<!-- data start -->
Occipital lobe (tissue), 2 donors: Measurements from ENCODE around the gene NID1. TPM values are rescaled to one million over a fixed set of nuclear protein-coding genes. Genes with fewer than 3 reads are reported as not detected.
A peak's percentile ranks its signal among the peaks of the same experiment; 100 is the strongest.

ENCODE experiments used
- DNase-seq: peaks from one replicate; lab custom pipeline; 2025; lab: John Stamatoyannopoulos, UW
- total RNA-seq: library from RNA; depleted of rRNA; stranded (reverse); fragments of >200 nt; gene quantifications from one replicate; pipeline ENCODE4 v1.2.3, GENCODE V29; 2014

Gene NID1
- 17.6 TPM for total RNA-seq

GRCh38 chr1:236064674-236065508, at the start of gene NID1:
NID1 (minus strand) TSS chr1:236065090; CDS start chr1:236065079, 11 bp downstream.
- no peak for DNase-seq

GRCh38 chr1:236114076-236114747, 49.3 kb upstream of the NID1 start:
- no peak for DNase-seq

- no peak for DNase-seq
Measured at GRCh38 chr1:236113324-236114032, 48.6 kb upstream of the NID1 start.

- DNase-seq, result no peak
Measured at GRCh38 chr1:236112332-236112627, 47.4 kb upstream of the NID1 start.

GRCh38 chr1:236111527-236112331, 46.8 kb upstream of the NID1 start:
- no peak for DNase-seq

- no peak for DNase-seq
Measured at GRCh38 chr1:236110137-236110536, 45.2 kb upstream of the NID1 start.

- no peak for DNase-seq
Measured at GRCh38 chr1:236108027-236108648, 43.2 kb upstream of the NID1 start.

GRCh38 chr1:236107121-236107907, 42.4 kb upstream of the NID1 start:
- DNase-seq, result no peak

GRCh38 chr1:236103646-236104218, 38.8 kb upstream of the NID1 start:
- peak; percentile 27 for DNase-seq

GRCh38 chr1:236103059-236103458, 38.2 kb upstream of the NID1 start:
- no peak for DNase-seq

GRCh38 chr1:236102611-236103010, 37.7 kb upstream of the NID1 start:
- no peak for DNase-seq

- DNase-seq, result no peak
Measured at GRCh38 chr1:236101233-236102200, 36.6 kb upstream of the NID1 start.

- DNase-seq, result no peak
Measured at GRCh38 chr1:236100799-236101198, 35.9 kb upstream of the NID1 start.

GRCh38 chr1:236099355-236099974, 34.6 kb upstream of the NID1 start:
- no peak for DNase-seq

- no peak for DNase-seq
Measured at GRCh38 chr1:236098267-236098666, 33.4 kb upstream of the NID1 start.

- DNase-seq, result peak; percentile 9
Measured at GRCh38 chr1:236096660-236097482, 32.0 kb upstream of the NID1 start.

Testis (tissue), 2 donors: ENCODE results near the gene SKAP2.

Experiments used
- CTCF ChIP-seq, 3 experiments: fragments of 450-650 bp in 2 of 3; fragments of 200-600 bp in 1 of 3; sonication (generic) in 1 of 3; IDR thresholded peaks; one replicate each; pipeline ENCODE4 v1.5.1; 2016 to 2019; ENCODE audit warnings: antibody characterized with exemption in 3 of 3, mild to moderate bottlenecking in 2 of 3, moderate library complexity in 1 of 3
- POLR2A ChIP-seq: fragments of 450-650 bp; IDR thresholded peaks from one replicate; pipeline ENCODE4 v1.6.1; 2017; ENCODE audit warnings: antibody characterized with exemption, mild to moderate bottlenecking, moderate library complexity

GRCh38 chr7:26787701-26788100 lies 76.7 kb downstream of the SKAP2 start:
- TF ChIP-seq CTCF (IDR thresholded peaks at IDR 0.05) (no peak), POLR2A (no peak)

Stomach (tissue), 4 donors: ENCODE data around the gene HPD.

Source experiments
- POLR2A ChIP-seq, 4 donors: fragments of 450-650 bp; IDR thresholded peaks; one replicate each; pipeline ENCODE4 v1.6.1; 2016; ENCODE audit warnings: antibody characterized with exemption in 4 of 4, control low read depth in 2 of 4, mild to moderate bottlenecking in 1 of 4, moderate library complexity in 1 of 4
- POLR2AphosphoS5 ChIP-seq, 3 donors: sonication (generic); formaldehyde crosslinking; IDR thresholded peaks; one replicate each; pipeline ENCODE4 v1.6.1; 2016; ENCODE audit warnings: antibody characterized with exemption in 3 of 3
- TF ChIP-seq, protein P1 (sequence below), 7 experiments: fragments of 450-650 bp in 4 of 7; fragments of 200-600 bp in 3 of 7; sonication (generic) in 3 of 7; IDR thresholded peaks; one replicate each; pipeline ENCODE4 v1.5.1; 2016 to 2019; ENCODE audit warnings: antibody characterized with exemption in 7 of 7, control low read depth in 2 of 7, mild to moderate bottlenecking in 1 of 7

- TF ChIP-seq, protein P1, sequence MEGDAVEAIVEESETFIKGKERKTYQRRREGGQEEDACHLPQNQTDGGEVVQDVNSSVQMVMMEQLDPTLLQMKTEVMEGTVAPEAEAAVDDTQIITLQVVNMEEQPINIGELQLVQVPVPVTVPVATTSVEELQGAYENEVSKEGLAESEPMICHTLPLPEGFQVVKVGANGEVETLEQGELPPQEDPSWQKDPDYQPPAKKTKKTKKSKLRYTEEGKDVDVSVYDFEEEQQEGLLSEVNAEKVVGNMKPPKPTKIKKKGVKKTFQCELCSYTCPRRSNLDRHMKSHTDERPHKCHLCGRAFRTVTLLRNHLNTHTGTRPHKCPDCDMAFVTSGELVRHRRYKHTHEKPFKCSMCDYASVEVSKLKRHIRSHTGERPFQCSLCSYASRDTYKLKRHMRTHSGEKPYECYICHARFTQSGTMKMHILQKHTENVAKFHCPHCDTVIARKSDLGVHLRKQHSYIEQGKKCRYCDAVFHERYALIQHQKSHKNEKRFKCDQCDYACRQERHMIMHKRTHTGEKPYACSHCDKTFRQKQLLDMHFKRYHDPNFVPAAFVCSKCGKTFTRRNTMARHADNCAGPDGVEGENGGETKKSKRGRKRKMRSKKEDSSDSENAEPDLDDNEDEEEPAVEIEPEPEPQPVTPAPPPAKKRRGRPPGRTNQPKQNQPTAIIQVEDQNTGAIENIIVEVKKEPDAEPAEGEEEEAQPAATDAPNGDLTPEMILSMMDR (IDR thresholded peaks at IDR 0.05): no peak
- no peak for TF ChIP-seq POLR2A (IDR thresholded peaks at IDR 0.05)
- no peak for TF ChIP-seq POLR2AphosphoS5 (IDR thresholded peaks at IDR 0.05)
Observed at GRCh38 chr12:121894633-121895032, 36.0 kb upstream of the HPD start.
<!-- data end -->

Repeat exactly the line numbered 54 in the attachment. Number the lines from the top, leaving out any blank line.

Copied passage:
- no peak for TF ChIP-seq POLR2AphosphoS5 (IDR thresholded peaks at IDR 0.05)